The best buck may be the best choice:
The very best available buck converters will be superior to a linear regulator.
Consider the battery range to be 4.0V down to 3.4V (ignores initial brief period above 4.0V and allows 0.1 V output headroom).
Vin = 3.4 min, 3.7 mean, 4.0 max.
For 3.3V out a linear regulator gives efficiencies of
3.3/3.4 = 97%, 3.3/3.7 = 89% and 3.3/4.0 = 83%
Actual mean efficiency will depend on cell used and load level etc but say 3.7 Volt in is typical (which it probably is) for 89% efficiency.
A very good buck regulator with synchronous switching and careful attention to detail should be able to reach around 95% for much of this range. The difference between the linear and buck supplies is small, but notable.
Ground current can be a VERY bad performance measure:
Note that using ground current as a figure of merit for a linear regulator can be VERY misleading. eg imagine a linear regulator with zero ground current and Vin = 3.6V and load = 1 mA. The efficiency will be 3.3/3.6 = 91.7% so about 8% of the input energy will be lost. This is equivalent to a regulator with 100% conversion efficiency but a ground current of 8% of the load. ie here 8% x 1 mA = 80 uA. So even if the regulator has 10 uA ground current at 1 mA load this will be swamped by unavoidable conversion losses across most of the Vin range,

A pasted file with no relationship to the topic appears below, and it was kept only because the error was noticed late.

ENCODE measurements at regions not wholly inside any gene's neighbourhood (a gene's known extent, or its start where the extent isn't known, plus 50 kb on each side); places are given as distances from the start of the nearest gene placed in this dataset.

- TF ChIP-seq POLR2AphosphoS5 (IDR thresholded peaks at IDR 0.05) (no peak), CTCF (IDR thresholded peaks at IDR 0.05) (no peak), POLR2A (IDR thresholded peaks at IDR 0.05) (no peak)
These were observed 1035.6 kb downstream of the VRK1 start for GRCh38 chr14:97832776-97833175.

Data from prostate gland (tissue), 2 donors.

Finding an IC to meet the above spec will take care. Buck regulators usually give peak conversion efficincies for limited combinations of Vin Vout, load and more. Outside optimum ranges the efficiency will fall off - sometimes badly.
I looked at the Digikey parametric selection guide to see if a suitable part could easily be identified. It's not an instant task as eg setting Iout_max to 100 mA may mislead as the most efficient IC may have a switch capable of switching higher current than is needed.